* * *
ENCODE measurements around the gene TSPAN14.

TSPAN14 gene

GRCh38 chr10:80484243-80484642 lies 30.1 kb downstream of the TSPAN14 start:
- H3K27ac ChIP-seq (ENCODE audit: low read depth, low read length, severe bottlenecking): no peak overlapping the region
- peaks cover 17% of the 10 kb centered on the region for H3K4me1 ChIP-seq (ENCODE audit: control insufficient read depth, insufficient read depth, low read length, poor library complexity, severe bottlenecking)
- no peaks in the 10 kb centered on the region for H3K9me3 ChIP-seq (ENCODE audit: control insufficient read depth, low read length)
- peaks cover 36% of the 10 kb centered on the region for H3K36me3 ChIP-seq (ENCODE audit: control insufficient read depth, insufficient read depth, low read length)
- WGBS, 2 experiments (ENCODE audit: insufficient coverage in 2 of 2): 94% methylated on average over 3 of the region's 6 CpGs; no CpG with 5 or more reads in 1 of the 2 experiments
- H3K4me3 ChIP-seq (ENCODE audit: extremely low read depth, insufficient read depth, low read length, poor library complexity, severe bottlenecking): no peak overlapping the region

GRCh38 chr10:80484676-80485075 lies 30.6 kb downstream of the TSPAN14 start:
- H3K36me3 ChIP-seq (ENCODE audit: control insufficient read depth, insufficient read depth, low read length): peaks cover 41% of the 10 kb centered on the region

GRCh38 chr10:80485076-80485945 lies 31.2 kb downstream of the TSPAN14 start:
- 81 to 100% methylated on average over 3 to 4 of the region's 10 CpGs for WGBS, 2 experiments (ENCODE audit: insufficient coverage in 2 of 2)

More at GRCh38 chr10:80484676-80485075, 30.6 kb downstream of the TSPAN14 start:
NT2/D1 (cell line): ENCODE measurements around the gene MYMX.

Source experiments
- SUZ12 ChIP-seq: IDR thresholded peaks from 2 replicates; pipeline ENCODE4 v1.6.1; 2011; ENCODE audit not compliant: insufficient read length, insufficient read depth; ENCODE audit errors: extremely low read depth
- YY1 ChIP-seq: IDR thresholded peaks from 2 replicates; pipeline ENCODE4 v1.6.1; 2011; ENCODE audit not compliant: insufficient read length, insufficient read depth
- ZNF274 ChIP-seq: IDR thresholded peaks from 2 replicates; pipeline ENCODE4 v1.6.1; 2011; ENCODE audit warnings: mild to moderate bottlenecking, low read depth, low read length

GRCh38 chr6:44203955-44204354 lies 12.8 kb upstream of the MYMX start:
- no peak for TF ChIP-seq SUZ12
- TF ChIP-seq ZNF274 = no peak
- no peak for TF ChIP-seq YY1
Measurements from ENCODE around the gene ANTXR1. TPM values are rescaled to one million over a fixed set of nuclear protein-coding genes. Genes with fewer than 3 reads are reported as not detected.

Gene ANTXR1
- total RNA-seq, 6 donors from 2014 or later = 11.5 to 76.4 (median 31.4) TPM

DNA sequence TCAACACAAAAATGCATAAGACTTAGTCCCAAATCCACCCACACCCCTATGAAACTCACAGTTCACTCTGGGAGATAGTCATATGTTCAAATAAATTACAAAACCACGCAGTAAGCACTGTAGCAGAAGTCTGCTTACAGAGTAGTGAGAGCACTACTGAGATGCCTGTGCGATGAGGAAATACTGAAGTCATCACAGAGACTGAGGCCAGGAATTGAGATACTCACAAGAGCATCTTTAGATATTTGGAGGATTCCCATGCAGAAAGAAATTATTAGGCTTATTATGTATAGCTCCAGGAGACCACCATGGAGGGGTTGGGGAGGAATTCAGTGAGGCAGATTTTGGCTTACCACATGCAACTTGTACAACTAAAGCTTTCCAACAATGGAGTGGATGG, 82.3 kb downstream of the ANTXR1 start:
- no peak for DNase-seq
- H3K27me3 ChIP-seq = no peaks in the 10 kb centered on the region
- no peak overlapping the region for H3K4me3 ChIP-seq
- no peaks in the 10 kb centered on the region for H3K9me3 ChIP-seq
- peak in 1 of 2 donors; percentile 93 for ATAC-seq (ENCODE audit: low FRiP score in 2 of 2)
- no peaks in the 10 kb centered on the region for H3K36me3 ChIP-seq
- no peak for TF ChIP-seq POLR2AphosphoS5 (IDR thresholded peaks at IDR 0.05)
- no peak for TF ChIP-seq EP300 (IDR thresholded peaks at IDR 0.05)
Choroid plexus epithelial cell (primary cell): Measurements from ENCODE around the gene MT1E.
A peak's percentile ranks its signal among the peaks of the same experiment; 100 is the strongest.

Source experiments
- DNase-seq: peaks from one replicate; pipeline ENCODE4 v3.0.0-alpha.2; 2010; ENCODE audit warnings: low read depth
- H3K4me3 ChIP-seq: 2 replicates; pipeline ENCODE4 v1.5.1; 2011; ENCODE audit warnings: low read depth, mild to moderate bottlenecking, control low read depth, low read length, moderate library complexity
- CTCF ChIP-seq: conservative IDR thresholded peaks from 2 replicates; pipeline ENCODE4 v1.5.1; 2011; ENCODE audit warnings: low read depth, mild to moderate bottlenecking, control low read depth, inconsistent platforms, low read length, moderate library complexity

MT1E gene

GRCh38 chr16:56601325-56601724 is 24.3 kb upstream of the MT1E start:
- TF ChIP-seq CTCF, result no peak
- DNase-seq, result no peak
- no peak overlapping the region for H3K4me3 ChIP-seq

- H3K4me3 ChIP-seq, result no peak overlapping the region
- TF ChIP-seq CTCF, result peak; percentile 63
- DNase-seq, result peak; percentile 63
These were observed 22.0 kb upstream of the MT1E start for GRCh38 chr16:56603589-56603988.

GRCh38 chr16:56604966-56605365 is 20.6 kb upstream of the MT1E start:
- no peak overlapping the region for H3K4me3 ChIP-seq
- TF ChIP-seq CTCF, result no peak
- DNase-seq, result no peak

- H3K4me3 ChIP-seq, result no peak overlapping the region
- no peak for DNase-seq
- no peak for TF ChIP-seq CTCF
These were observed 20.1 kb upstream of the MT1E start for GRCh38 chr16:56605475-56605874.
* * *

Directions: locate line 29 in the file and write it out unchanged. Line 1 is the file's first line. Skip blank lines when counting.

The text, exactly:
- H3K27me3 ChIP-seq = no peaks in the 10 kb centered on the region